We once had two cats, and while one was a fat, lazy arse of a thing, the other was a sleek huntress. Maybe that had better be hunter, so as not to be sexist. Anyway, she was female, and she caught stuff. Once I saw her with a rat in her mouth – the rat was nearly as big as she was (she was deadly but dainty) – though she did not disdain mice and brought them to us as presents times without number. But her item of prey which I most remember was a wren.
She dropped it on the floor and I picked it up and gazed on it in wonder, this bird no bigger than a plum: it was freshly dead with not a mark upon it, still warm in the palm of my hand in all its mottled brown beauty. I had never been so intimately close to a wren before and I noticed with surprise how elegantly long and slim its bill was, specially designed for gleaning the minutest of insects and spiders from the leaf litter on the ground: almost a laboratory tool. A pipette, say. I was stopped in my tracks; somehow it seemed enormous, this death of a tiny bird. I had it in my mind all day.
It came back to me this week when I read a scientific paper estimating the bird populations of Britain and was reminded that the wren is the commonest of them all. Did you know that? Not the house sparrow, the starling, the blue tit or the blackbird, but the wren, Troglodytes troglodytes. According to the paper (by Musgrove et al in the current edition of British Birds), across the country there are more than 17 million wrens getting ready to breed: compare that with 13.3 million robins, 12.4 million chaffinches, 10.8 million wood pigeons and 9.6 million house sparrows.
Yet we’re not nearly so aware of them as we are of the others. The scientific name means “cave dweller” and that captures their somewhat skulking habit: they tend to hide in the garden shrubs. You hardly ever see them on feeders or bird tables or hopping around on the lawn.
But you certainly hear them. They may be traditionally our smallest bird, the one that used to appear on the farthing coin (though the goldcrest and the firecrest are even smaller) but ounce for ounce they must be the loudest, for the song and the alarm call are explosive. The song is easy to recognise, with an unfailing high-pitched trill in the middle, while the alarm call is a strident chacking, and I first knew it as a boy birdwatcher when I spent five minutes trying to spot an extraordinarily loud, scolding blackbird in a patch of woodland foliage and eventually found it wasn’t a blackbird at all.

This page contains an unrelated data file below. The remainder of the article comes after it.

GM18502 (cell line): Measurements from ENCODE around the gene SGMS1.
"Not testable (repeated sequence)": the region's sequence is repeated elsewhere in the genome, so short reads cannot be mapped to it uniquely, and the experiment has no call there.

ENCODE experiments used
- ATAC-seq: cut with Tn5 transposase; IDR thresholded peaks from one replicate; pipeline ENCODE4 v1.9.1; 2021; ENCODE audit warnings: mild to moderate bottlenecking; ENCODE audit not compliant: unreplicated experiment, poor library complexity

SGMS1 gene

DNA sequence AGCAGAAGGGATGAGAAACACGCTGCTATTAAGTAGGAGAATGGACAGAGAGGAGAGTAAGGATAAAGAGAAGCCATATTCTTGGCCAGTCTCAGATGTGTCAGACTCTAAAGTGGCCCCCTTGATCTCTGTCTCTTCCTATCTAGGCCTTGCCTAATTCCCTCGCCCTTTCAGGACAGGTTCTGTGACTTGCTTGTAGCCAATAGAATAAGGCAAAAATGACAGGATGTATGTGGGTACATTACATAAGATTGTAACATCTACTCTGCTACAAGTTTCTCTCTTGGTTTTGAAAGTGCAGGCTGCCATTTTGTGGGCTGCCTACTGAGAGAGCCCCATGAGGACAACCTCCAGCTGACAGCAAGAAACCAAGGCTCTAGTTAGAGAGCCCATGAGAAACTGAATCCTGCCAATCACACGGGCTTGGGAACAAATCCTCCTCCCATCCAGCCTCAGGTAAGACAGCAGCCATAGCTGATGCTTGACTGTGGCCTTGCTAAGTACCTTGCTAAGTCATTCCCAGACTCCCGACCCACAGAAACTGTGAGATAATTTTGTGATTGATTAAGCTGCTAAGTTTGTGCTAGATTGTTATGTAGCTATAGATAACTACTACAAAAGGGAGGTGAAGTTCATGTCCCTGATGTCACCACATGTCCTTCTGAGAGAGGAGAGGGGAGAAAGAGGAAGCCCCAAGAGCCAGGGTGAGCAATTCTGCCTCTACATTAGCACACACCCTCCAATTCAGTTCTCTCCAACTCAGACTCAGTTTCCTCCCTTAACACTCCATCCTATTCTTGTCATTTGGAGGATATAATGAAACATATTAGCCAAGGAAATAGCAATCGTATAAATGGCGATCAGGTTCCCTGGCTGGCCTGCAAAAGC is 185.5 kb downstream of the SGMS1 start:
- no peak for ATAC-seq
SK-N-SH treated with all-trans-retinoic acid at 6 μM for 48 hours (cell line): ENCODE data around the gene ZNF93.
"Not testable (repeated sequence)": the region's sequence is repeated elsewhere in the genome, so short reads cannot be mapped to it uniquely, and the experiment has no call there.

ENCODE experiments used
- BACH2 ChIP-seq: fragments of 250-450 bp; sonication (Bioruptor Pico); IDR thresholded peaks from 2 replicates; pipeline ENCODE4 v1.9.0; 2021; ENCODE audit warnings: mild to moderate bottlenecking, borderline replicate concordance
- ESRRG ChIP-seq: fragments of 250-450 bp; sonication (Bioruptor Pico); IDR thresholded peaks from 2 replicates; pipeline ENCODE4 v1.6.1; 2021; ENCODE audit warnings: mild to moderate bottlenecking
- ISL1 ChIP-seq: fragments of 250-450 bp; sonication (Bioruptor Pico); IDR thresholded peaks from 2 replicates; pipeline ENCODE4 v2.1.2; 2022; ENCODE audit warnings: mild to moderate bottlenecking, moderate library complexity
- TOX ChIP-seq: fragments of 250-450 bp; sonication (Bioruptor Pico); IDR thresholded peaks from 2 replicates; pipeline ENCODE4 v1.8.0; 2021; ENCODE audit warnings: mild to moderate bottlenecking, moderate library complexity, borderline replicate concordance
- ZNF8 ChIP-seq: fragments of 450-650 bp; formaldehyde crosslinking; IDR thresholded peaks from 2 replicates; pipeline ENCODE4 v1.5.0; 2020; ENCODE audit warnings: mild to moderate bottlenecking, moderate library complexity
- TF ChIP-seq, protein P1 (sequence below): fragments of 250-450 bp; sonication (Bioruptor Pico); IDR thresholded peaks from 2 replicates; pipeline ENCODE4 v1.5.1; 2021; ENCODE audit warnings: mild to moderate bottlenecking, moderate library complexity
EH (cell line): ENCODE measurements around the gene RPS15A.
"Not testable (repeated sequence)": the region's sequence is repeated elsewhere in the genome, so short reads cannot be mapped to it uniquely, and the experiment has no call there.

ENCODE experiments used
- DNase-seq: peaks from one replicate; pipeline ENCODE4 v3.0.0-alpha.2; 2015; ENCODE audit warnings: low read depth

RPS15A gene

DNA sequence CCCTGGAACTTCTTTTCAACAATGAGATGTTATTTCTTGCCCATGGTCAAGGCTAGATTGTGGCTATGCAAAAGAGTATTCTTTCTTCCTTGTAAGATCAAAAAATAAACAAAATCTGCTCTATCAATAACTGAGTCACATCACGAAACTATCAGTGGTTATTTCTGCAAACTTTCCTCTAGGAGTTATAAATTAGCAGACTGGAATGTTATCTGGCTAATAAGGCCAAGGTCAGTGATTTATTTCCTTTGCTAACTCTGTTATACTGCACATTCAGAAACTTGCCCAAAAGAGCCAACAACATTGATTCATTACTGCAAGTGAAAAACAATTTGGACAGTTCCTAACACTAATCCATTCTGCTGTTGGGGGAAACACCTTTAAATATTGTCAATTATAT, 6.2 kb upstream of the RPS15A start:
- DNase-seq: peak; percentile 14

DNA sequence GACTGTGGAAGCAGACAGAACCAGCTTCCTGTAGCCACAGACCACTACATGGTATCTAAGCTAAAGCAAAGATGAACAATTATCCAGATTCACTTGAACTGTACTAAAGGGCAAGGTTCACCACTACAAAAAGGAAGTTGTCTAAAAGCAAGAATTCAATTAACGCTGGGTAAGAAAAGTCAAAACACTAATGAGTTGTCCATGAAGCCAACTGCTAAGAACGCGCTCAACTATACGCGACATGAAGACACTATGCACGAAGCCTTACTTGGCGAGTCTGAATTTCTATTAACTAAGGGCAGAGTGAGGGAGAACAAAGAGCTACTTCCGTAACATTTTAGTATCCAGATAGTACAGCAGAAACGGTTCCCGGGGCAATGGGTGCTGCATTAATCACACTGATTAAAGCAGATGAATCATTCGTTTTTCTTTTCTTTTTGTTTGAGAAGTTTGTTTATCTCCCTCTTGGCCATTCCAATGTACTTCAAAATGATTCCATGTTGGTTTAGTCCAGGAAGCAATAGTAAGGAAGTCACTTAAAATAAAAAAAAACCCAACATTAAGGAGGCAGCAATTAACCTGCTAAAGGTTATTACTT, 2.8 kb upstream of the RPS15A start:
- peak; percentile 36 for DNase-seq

It sounds irate, as if something has upset it. It is livid. Fuming. It even looks it. And I carried that association of anger with me from then on, thinking it my own perception only, until I came across one of the 20th century’s best poems, Robert Lowell’s 'For The Union Dead', which honours a hero of the American Civil War, Colonel Robert Gould Shaw, killed leading a regiment made up entirely of black soldiers.
His death is commemorated in one of America’s most moving public monuments, a bronze sculpture by Augustus Saint-Gaudens (“the American Rodin”) sited on the edge of the Boston Common of Shaw leading his men. Lowell’s poem, published in 1964, is a tribute to the monument and the man, and in it he says of the Colonel, who on his horse is “as lean as a compass needle”: He has an angry wrenlike vigilance
That might seem curious to some, but the instant I took in the words, I knew exactly what Lowell meant.
Angry wrens constitute anthropomorphism, of course, but lending species human characteristics is fine by me if it helps us look at the natural world more closely. Wrens may not be angry, but they certainly sound as if they are. Watch out for them, and listen, too. They’re singing now. Getting ready to nest. All 17 million.